The yen weakened further on Friday, hitting a record low versus the euro and a 4-1/2 year trough against the dollar as investors chased high return assets at the expense of the low-yielding Japanese currency.

The high-yielding Australian and New Zealand dollars benefited from a continued vogue for carry trades, scoring fresh multi-year peaks against the yen and dollar.

Investors continued to test the Reserve Bank of New Zealand's resolve, keeping the kiwi's rally intact after the central bank's recent intervention to weaken the currency.

There may be setbacks where risk aversion creeps in but the carry trade will continue to support high yielders, Antje Praefcke, currency strategist at Commerzbank Corporates & Markets in Frankfurt.

Meanwhile, analysts said the Swiss National Bank's tactic of allowing its overnight repo rate to rise this week had hurt investors looking to use the low-yielding Swiss franc as a funding currency for carry trades. This lifted the Swissie strongly against the euro and dollar.

It seems over the last couple of days the SNB has allowed money market rates to trade sharply higher, maybe not providing enough liquidity and generating a bit of a squeeze on Swiss franc shorts, ING head of FX strategy Chris Turner said.

Maybe this is a sign that having 'talked the talk' over the past few weeks they (SNB) are slightly more serious. It seems that the SNB has some serious concerns over Swiss franc weakness, he added.

By 1148 GMT, the euro was up almost 0.6 percent on the day at 166.79 yen, a fresh record high according to Reuters data.

It was down 0.3 percent against the Swiss franc at 1.6573 francs, with analysts suggesting 1.66 francs as a level the SNB might be watching closely.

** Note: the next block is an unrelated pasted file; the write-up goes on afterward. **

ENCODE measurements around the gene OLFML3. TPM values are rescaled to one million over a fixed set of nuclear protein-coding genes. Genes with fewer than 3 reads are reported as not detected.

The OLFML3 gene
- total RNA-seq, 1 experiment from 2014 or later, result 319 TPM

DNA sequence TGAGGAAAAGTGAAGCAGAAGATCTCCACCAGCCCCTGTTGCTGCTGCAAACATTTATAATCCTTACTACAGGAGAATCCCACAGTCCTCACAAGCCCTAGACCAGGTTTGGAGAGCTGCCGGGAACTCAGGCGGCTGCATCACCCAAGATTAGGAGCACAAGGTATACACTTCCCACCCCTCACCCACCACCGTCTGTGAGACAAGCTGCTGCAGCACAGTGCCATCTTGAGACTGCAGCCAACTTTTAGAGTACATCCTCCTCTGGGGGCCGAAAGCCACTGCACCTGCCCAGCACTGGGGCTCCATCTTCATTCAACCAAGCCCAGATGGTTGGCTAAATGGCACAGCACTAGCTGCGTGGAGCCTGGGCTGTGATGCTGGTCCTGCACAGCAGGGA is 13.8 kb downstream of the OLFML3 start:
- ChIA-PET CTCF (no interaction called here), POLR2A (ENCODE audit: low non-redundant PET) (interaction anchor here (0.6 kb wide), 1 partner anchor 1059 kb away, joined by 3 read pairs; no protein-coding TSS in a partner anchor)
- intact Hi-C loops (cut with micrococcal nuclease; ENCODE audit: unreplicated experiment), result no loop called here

The dollar was up 0.3 percent at 124.13 yen, having hit a 4-1/2 year peak of 124.16.


The euro rose 0.3 percent to $1.3434, although gains were trimmed briefly after Germany's Ifo business climate index for June came in below expectations.

Analysts said the Ifo did not materially change expectations for at least one more ECB rate hike this year from the current 4 percent.

Amongst high yielders the Australian dollar rose to 105.35 yen, its highest in 16 years, while the kiwi hit a 20 year peak at 95.09 yen.

The kiwi stood at $0.7650, after hitting a 22-year post-float peak of $0.7667.

The Bank of Japan is expected to boost interest rates by August to a 12-year high of 0.75 percent, but the yen has continued to suffer as Japan's interest rates are much lower than those for other major currencies.

Analysts said that further losses could well be on the horizon, unless global market conditions received a serious jolt.

There is a clear risk of these moves extending significantly over the next month or so i.e. euro/yen up to 169 yen and dollar/yen up above 125. Global markets will need to show much instability to threaten this scenario, Mellon Bank head of FX research Ian Gunner said in a note.